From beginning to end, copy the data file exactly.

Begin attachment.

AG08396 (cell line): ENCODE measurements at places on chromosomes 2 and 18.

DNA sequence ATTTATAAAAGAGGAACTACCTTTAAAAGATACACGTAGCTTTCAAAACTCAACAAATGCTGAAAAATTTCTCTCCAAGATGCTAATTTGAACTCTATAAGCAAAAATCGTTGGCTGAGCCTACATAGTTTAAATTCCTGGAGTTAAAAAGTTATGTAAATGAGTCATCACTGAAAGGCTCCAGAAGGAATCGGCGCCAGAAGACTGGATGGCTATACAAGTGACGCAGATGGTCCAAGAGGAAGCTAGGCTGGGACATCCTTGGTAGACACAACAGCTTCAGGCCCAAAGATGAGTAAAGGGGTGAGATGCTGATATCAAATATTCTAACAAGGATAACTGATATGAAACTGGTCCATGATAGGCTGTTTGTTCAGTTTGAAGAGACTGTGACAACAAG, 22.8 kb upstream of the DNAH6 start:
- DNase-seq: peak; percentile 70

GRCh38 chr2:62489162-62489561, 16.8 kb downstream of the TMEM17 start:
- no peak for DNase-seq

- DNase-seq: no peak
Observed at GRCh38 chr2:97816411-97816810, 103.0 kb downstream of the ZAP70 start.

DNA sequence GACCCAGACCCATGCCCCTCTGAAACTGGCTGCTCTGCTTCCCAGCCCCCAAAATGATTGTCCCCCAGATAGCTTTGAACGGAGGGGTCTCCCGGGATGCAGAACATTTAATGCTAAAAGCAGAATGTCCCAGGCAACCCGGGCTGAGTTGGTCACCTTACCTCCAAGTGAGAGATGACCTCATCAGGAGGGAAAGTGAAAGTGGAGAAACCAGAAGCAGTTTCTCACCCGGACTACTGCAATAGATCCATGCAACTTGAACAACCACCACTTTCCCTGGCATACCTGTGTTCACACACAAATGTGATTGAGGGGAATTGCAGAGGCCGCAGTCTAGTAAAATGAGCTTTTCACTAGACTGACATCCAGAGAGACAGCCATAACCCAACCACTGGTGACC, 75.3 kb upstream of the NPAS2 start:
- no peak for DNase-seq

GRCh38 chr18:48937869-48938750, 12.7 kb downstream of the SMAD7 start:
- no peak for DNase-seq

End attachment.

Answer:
AG08396 (cell line): ENCODE measurements at places on chromosomes 2 and 18.

DNA sequence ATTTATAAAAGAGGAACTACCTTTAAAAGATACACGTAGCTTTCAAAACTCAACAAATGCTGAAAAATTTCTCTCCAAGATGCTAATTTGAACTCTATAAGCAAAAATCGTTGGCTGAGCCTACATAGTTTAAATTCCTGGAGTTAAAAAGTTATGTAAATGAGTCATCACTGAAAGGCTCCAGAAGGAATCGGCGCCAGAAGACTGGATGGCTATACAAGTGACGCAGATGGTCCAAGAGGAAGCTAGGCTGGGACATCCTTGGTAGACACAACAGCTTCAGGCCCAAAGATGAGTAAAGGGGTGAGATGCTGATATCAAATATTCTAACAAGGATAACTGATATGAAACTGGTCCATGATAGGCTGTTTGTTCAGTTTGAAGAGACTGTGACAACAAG, 22.8 kb upstream of the DNAH6 start:
- DNase-seq: peak; percentile 70

GRCh38 chr2:62489162-62489561, 16.8 kb downstream of the TMEM17 start:
- no peak for DNase-seq

- DNase-seq: no peak
Observed at GRCh38 chr2:97816411-97816810, 103.0 kb downstream of the ZAP70 start.

DNA sequence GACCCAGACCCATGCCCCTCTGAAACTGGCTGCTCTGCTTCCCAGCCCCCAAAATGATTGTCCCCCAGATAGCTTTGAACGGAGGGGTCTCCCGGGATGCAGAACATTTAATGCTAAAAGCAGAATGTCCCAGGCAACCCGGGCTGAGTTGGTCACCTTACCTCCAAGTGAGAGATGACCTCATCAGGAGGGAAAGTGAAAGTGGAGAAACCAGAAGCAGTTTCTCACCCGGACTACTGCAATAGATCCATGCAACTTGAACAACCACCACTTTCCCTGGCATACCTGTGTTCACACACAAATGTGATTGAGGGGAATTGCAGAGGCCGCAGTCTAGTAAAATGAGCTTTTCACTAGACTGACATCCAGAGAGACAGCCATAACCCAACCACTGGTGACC, 75.3 kb upstream of the NPAS2 start:
- no peak for DNase-seq

GRCh38 chr18:48937869-48938750, 12.7 kb downstream of the SMAD7 start:
- no peak for DNase-seq